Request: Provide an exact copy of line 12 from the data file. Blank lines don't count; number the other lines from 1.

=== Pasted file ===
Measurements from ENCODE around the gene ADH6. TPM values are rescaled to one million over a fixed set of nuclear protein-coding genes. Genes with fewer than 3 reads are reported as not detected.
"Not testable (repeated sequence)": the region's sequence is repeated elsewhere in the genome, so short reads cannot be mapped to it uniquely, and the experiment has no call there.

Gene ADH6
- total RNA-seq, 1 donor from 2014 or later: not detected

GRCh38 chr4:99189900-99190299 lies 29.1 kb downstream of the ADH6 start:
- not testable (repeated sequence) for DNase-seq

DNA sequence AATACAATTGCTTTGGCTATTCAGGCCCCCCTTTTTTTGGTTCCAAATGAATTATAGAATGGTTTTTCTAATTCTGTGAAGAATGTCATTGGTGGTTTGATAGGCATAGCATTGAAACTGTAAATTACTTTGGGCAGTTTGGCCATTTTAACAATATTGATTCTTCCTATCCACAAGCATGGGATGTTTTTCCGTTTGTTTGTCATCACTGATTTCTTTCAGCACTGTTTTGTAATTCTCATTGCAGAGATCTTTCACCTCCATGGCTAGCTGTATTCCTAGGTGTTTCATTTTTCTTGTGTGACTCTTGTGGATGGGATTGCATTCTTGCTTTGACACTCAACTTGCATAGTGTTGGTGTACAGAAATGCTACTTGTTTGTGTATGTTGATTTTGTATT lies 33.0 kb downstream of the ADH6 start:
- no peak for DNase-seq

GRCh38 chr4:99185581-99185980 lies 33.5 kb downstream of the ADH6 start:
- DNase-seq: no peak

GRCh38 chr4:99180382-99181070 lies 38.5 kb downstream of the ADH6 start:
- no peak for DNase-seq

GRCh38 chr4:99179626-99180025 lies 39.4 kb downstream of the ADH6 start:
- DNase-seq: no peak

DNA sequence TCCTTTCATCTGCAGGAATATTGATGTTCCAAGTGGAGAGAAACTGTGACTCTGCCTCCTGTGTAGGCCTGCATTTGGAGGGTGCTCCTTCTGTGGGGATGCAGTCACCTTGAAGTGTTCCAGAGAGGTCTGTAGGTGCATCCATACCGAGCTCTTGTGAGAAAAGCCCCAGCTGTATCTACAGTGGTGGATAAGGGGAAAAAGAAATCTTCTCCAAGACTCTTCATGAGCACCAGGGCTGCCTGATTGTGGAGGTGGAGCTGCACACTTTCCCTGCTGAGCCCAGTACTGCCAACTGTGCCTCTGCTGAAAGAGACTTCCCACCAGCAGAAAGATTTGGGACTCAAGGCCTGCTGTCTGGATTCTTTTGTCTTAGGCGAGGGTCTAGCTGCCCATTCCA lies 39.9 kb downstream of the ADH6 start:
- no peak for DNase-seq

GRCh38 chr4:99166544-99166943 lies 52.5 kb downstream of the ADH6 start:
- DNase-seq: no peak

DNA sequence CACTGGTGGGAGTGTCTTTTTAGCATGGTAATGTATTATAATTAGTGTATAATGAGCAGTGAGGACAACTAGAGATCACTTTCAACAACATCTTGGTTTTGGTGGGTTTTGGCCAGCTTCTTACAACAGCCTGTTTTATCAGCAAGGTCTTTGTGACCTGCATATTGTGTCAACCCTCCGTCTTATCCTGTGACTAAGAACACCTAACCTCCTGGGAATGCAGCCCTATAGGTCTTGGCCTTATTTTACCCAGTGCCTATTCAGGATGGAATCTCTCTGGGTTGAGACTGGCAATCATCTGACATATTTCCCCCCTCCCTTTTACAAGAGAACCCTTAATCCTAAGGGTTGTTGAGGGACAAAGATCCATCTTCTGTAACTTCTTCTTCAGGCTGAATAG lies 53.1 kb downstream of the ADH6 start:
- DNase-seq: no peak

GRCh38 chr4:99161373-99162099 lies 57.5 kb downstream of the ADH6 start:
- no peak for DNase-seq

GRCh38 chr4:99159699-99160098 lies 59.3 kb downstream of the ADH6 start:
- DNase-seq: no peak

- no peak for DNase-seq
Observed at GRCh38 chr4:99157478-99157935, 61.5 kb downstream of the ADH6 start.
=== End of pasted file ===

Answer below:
- no peak for DNase-seq